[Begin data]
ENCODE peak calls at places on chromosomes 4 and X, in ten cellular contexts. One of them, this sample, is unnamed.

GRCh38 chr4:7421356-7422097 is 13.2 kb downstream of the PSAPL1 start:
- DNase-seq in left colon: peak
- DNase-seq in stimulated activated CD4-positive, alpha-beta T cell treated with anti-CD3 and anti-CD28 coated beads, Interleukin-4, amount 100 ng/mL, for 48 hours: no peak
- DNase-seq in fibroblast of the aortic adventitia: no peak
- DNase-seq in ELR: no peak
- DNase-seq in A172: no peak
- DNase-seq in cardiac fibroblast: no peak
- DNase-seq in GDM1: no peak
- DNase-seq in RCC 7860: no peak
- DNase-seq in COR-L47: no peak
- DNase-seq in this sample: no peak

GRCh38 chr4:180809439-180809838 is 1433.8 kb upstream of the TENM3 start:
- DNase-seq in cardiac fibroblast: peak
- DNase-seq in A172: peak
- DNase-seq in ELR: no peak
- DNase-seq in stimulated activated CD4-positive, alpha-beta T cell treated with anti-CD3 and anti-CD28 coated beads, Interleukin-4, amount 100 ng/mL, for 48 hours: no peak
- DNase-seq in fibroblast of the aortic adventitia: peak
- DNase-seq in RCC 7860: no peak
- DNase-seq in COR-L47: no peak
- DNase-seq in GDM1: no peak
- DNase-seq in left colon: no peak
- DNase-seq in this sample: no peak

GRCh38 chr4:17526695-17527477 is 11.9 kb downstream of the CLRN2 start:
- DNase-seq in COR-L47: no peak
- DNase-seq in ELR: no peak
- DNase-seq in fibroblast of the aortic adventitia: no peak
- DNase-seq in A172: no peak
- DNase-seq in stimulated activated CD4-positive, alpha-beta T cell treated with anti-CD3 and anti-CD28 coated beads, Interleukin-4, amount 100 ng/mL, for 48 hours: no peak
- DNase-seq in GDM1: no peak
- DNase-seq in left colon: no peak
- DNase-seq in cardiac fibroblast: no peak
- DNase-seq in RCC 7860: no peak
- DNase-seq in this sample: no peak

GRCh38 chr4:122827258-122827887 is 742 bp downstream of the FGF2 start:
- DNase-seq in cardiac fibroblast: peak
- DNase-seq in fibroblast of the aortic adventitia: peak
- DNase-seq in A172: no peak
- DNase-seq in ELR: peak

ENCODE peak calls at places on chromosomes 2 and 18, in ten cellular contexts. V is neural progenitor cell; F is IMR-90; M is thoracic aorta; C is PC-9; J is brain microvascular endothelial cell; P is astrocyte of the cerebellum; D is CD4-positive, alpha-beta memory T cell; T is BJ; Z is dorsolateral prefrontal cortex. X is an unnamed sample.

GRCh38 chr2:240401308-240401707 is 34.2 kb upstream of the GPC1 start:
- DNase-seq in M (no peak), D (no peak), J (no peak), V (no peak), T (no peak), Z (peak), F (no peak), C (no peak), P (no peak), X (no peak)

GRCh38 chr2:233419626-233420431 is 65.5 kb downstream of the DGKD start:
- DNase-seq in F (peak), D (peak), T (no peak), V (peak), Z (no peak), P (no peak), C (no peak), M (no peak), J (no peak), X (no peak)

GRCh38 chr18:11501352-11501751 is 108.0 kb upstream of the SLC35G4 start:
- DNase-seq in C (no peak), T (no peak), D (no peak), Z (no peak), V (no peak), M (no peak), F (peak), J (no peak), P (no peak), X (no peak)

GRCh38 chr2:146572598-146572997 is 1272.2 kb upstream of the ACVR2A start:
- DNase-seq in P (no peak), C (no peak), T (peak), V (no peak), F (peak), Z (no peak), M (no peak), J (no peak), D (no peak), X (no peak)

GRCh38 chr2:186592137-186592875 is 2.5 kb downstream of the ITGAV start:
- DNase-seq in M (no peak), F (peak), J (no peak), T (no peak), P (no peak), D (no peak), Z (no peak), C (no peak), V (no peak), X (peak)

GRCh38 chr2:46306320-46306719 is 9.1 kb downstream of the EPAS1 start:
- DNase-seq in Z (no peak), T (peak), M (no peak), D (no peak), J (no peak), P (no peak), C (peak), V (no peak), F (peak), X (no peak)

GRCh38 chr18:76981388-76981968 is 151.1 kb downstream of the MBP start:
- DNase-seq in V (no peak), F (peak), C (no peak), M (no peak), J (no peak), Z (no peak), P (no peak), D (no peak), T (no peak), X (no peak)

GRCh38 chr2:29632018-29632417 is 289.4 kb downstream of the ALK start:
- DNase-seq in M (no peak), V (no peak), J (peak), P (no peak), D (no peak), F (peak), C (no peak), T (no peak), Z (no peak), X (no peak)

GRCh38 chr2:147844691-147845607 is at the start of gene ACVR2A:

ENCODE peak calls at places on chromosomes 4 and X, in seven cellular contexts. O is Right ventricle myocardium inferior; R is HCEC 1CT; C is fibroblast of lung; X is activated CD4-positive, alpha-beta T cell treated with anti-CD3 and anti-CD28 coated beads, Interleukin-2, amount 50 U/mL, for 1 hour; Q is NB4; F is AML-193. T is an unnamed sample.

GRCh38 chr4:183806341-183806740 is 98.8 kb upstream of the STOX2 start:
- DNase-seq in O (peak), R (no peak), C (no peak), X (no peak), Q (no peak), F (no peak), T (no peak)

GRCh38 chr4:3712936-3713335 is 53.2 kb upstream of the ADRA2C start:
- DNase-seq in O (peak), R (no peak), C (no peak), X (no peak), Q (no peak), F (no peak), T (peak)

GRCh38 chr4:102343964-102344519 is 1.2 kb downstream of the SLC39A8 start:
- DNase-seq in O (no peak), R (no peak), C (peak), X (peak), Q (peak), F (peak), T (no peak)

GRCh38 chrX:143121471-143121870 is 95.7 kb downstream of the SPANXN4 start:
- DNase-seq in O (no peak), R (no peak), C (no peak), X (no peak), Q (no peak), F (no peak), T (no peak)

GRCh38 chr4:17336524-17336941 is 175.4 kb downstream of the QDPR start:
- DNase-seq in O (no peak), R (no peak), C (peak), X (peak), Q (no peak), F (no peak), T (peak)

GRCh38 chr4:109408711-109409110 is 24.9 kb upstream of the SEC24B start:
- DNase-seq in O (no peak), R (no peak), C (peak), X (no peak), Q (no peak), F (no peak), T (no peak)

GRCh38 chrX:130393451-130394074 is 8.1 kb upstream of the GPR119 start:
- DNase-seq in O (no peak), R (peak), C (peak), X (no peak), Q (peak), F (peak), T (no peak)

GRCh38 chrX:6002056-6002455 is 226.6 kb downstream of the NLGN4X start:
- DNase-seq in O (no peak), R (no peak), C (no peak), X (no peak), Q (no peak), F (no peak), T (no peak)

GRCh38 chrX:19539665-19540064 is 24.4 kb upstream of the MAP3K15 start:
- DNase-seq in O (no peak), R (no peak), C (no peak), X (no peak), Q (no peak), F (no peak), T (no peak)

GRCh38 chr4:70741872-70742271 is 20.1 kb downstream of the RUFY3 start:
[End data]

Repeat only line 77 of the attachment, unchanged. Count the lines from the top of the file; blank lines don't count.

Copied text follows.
GRCh38 chr4:70741872-70742271 is 20.1 kb downstream of the RUFY3 start: